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Sunday, June 25, 2017, 5:42 a.m.

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State scurries to remove residents from three centers

By ANDREW A. GREEN AND MARY HARGROVE

This article was published March 5, 1999 at 5:17 a.m.

Amid tense discussions and legal confusion, the state scrambled Thursday to remove residents from three residential-care facilities accused of multiple health and safety violations.

The state Department of Human Services made substantial progress in moving residents from the Sparkman Care Center in Sparkman, the De Queen Residential Care Facility in De Queen and the Camden Family Inn in Camden. Many of the centers' clients, who are mostly mentally ill or retarded, were moved to facilities in Prescott and Hot Springs.

All of the residents in De Queen and Sparkman were moved Thursday, and the 16 who remain in Camden will be moved today, representatives of the Office of Long Term Care said.

Marshall Ney, an attorney with the Little Rock firm Mitchell, Williams, Selig, Gates and Woodyard who represents the facilities' owners, said the state was unduly hasty in moving the residents right away, whether they had good places for them or not.

He accused state officials of declassifying some of the residents as mentally ill so they could be released onto the street and of dropping others off at the Salvation Army, not putting them in other residential-care facilities.

Ray Hanley, director of the Medical Services Division, said the accusations were untrue. Representatives of the state Mental Health Department and the Disability Rights Center were on hand to make sure all of the residents were properly cared for, he said. And since the residents were not institutionalized, any of them who didn't want to go to another residential-care facility didn't have to, Hanley said.

"Two got put up in a motel in Arkadelphia, which will look like the Ritz-Carlton after where they've been," Hanley said.

Inspectors' photographs of the facilities show exposed electrical wires, broken or filthy commodes, infestations of insects and other apparent health or safety violations.

The day's legal salvos started early. Ney called state officials at 8:20 a.m. to tell them he had advised his clients that since the state revoked their licenses, they could be held liable for operating illegally while they wait for the residents to be removed.

"It doesn't appear appropriate that we do keep employees in the facilities and continue to operate the facilities," Ney said later in the day. "If the state did think this was an emergency, they should have thought of this before ... and had a way to get these people out."

State officials briefly thought that the facilities would be closed by noon. Attorney Frank Wills, who represents the state, faxed Ney a letter Thursday morning stating, "No adverse action will be taken as a result of the affected facilities' allowing the residents to remain on premises during this transition."

Ney said he still worried that his clients were not shielded from potential personal liability suits filed by residents or their relatives, but he confirmed late Thursday that the centers remained open and staffed.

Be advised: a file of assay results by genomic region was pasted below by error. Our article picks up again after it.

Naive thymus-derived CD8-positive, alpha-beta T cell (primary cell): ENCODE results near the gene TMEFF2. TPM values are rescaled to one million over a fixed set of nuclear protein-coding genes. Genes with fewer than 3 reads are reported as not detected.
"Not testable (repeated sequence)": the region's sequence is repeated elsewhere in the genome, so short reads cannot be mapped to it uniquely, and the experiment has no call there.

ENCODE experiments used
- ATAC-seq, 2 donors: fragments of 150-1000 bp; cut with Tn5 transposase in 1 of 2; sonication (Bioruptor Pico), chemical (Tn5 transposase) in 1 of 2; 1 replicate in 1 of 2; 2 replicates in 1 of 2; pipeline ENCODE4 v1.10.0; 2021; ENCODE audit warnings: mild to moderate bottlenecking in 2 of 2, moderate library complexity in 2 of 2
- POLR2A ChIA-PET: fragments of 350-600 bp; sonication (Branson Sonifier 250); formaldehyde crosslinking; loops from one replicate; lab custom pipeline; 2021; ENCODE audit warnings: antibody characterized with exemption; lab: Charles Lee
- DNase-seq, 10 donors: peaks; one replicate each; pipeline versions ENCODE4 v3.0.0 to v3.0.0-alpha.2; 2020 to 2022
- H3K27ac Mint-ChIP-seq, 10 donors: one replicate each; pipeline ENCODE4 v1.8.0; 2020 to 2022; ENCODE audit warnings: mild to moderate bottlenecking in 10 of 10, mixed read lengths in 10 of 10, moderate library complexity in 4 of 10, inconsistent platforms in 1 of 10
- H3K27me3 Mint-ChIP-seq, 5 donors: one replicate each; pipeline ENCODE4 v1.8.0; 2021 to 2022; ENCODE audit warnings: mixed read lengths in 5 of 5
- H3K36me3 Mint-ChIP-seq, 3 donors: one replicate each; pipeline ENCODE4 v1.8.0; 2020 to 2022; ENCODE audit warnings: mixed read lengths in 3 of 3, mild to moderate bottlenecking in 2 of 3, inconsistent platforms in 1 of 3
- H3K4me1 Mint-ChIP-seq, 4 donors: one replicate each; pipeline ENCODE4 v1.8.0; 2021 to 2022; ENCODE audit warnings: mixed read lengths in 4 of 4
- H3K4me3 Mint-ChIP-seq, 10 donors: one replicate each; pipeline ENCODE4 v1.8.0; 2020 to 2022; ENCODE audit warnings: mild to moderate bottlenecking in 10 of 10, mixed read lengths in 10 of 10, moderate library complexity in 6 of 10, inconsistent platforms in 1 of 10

Such confusion has proliferated since Pulaski County Chancellor Collins Kilgore decided Wednesday that the state could immediately begin removing residents from the facilities.

Kilgore made the decision about noon but called both parties Wednesday night to tell them he had to recuse himself from the case because he had discovered a conflict of interest: His wife, Priscilla, works for the attorney general's Medicaid fraud division and has been investigating the three facilities.

Mike Hodson, spokesman for the attorney general, confirmed that the division has open and ongoing fraud investigations at the three facilities, owned solely or jointly by Avanell Looney of Sparkman and her son, Joe Alexander of Camden. The division is also investigating a fourth facility, Alternatives Plus in DeWitt, which is co-owned by Looney and Alexander.

Hodson said he could not reveal any details of the investigations, but several sources confirmed that Priscilla Kilgore visited at least one facility to pick up records.

Kilgore's recusal wipes out his decision Wednesday allowing residents to be moved and the temporary restraining order he granted Monday to stop it.

The facilities' owners could have attempted the same legal challenge with a new judge, but Ney said his clients were discouraged by the results of Wednesday's hearing and didn't have the resources or energy to pursue another hearing.

Monday afternoon, the Office of Long Term Care faxed a letter to Alexander notifying him that the license for Alternatives Plus had also been revoked.

Looney said Thursday that she hadn't decided what to do next. She and Alexander have filed requests for an administrative appeal of the state's action against the three facilities, but Ney said it was likely that they won't pursue them. Since the facilities' only source of income comes from the residents, removing the residents takes away the owners ability to pay for the appeals, Ney said.

The state moved about 75 residents Thursday -- all but four of them to other residential-care facilities, Hanley said. Two spent the night in an Arkadelphia hotel, one went to an apartment and another went to a nursing home, he said.

"We're satisfied it's being handled professionally," he said. "Our people have been doing a tremendous job considering the short time we've had."

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